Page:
The head of Moody's sovereign ratings group said on Tuesday it was hard to see how a private sector rollover of Greek debt would be truly voluntary and it would therefore likely constitute a default.

European officials are striving to arrange a private sector rollover as a key part of a new rescue plan for Greece, to help justify to their taxpayers the burden of fresh financial aid for the struggling euro zone member.

Bart Oosterveld, head of the sovereign risk group at Moody's Investors Service, said the ratings agency could classify a debt rollover as a default if it believed that bondholders had only taken part because they feared the consequences of not participating.

It's hard to imagine in the current circumstances that people would voluntarily do this, he told reporters in Paris.

Our default definition contemplates that for something to be voluntary it has to be truly voluntary ... More likely than not this would be a credit event in our view.

Oosterveld, who is based in New York, said there was a big difference between Greece's current situation and 2009's Vienna Initiative for eastern Europe, when international banks agreed to keep credit lines open to subsidiaries in Romania, Latvia, Hungary and Serbia.

The thing about Greece is that it is so late in the game, Oosterveld said, noting there was now a clear risk of a Greek default looming over investors, unlike when the Vienna Initiative was agreed. It's hard to imagine anyone doing anything voluntarily right now.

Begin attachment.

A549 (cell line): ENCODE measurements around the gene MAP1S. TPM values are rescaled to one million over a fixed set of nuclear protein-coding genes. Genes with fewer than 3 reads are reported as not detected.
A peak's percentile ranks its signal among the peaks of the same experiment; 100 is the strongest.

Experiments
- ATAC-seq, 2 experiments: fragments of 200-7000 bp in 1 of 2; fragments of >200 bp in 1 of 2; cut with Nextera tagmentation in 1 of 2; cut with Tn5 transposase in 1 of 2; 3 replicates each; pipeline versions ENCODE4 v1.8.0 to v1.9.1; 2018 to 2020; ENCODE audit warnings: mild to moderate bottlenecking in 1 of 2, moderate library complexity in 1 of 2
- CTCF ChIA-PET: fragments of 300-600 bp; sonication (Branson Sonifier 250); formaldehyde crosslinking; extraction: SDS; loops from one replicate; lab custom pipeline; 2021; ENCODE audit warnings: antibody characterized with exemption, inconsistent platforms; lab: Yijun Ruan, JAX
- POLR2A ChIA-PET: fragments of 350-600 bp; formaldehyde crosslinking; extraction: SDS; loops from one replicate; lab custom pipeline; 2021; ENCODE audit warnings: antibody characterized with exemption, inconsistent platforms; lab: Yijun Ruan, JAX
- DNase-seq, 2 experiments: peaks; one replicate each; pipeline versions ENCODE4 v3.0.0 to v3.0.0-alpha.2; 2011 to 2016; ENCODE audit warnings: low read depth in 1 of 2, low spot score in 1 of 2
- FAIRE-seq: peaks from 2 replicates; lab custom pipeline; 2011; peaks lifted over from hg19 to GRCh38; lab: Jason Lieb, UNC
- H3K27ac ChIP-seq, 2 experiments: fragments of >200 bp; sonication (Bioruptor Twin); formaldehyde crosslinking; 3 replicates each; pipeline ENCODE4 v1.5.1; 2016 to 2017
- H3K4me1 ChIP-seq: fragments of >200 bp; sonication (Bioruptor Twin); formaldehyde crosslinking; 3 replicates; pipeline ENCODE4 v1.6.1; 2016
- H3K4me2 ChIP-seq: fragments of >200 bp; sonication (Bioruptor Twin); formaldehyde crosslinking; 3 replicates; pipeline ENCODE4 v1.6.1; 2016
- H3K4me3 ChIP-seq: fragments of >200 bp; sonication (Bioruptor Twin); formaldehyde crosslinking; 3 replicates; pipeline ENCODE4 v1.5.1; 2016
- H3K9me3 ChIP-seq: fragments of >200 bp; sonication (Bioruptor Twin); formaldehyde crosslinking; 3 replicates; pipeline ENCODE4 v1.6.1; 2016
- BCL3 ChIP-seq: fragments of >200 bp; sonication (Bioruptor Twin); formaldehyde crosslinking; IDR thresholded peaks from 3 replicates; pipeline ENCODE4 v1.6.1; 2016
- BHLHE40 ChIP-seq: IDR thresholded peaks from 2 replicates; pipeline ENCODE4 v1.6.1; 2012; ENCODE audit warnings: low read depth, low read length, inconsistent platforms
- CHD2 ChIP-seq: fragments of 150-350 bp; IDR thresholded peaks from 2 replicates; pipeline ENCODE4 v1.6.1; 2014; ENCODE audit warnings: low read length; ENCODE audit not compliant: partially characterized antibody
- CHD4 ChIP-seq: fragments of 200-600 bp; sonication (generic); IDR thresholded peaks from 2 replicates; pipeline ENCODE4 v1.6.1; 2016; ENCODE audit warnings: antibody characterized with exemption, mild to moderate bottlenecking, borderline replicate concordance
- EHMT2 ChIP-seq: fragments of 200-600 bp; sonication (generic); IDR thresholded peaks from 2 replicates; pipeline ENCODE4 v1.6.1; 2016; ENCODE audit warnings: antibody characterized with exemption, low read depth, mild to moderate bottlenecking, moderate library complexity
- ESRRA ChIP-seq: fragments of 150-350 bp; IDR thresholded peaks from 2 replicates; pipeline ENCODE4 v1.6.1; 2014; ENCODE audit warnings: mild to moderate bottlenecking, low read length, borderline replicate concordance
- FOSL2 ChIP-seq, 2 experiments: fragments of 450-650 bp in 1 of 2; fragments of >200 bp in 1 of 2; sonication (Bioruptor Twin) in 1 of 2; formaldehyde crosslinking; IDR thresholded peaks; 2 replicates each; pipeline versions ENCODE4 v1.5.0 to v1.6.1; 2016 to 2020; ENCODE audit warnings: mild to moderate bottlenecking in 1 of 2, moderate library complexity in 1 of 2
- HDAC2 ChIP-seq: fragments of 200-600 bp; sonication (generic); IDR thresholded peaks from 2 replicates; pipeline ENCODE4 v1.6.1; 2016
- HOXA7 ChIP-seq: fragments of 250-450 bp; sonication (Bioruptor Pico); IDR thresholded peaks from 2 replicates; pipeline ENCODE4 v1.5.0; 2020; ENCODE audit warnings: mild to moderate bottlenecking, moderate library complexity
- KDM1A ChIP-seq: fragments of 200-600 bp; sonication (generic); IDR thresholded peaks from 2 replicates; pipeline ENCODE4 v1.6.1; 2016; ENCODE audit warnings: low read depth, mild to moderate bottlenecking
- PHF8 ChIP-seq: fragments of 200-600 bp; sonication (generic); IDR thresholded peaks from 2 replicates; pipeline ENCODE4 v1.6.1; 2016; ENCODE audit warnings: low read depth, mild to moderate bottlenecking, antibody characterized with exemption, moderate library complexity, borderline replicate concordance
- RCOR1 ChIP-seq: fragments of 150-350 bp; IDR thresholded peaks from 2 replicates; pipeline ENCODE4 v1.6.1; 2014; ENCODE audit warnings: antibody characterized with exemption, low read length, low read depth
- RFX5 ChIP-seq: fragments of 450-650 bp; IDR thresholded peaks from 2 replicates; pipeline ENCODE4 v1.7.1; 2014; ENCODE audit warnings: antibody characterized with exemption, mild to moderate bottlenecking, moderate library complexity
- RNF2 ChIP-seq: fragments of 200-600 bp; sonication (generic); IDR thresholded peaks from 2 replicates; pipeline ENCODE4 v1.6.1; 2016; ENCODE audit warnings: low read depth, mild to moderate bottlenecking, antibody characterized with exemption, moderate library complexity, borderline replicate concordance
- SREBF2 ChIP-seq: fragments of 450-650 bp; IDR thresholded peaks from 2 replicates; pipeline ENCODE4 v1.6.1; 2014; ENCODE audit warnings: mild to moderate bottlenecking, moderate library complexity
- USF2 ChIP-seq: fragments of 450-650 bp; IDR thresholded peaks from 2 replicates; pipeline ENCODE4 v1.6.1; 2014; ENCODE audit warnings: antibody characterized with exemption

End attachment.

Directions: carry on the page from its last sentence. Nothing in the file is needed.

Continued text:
Moody's assigns a Caa1 rating to Greece's sovereign debt, which implies a 50 percent chance of a default within three to five years.

Oosterveld said Moody's saw the default risk increasing among troubled euro zone periphery countries, sometimes from a very low base, sometimes from a high base.

However, he noted that the combined debt of these economies made up only 13.5 percent of the region's economy.

The euro zone governments and the European Central Bank have the resources and the incentives to contain (this), especially short-term financial pressures, he said.


While the market was hoping for a bold resolution of the Greek crisis, policy constraints in euro zone member states including Greece itself were forcing incremental steps.

It is more likely than not that markets are going to remain volatile and stressed for some time, Oosterveld said, adding that it was impossible to foresee a Greek restructuring that would alleviate the situation and at the same time be orderly.

To have any impact on Greece's debt, which totals around 340 billion euros or 150 percent of the country's GDP, any restructuring would have to be large and therefore disorderly, with an impact on Greek banks and the European Central Bank's balance sheet, Oosterveld said.

Cyprus' banking system and its sovereign rating would also be hit because of its intimate ties to Greece, although the impact of a haircut of 50 percent on Greek debt would be manageable for banks in Germany and France, he said.

A 50 percent haircut had been roughly the average in recent sovereign defaults, Oosterveld noted.

In this sense, he said, the introduction of collective action clauses on euro zone debt from 2013 would not represent a watershed, because to have an impact any restructuring would have to include debt issued before that date.

(Reporting by Daniel Flynn; Editing by Catherine Evans)